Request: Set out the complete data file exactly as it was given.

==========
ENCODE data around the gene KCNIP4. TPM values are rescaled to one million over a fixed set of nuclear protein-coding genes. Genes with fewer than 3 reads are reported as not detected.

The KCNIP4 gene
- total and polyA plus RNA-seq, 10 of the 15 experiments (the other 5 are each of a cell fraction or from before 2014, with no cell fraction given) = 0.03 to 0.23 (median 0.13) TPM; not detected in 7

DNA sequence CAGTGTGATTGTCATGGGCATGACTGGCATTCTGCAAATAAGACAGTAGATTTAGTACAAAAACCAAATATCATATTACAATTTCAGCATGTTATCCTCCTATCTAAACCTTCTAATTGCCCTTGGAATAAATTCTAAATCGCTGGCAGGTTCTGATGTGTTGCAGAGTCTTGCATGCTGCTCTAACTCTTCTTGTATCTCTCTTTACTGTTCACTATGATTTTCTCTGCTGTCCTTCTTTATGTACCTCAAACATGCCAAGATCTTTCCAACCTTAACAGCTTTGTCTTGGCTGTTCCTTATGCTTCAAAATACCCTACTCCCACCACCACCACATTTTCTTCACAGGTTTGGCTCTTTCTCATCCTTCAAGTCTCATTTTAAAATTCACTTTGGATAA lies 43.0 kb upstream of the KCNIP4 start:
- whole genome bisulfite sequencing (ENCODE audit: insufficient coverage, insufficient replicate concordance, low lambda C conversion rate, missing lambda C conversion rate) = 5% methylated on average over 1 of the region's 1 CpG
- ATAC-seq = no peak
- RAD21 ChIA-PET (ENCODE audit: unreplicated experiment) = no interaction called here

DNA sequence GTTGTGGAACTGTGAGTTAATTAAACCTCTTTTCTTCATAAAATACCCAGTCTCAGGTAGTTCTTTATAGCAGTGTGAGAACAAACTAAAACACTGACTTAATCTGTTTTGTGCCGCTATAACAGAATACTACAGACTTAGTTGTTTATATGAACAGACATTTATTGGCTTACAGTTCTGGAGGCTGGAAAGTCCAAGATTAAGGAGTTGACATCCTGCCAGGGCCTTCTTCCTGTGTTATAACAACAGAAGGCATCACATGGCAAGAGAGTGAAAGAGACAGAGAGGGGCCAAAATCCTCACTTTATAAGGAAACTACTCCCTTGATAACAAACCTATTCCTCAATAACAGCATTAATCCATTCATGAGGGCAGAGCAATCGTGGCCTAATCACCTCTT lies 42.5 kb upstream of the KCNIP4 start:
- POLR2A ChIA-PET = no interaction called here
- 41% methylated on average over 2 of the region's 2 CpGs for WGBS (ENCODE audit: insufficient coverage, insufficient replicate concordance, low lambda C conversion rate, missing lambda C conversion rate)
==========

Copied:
ENCODE data around the gene KCNIP4. TPM values are rescaled to one million over a fixed set of nuclear protein-coding genes. Genes with fewer than 3 reads are reported as not detected.

The KCNIP4 gene
- total and polyA plus RNA-seq, 10 of the 15 experiments (the other 5 are each of a cell fraction or from before 2014, with no cell fraction given) = 0.03 to 0.23 (median 0.13) TPM; not detected in 7

DNA sequence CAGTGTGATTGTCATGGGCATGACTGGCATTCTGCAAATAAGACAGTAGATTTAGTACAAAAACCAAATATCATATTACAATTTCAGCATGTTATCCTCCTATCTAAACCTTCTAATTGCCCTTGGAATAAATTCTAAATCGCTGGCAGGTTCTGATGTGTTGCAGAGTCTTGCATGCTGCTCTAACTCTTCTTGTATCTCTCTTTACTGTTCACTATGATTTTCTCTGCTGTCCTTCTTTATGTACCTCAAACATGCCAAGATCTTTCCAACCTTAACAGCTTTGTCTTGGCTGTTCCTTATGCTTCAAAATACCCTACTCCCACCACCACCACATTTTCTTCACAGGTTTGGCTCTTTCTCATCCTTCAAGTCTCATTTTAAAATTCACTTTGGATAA lies 43.0 kb upstream of the KCNIP4 start:
- whole genome bisulfite sequencing (ENCODE audit: insufficient coverage, insufficient replicate concordance, low lambda C conversion rate, missing lambda C conversion rate) = 5% methylated on average over 1 of the region's 1 CpG
- ATAC-seq = no peak
- RAD21 ChIA-PET (ENCODE audit: unreplicated experiment) = no interaction called here

DNA sequence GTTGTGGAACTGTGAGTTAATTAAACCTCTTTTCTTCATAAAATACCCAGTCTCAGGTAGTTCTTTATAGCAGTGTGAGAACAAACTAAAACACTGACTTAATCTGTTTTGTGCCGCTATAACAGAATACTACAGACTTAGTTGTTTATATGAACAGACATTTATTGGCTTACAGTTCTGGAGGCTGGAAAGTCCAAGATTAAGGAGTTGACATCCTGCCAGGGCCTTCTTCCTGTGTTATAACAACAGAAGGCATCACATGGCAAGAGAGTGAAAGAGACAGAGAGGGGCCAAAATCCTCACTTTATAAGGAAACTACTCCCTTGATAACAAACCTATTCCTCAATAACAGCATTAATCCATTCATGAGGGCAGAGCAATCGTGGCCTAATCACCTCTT lies 42.5 kb upstream of the KCNIP4 start:
- POLR2A ChIA-PET = no interaction called here
- 41% methylated on average over 2 of the region's 2 CpGs for WGBS (ENCODE audit: insufficient coverage, insufficient replicate concordance, low lambda C conversion rate, missing lambda C conversion rate)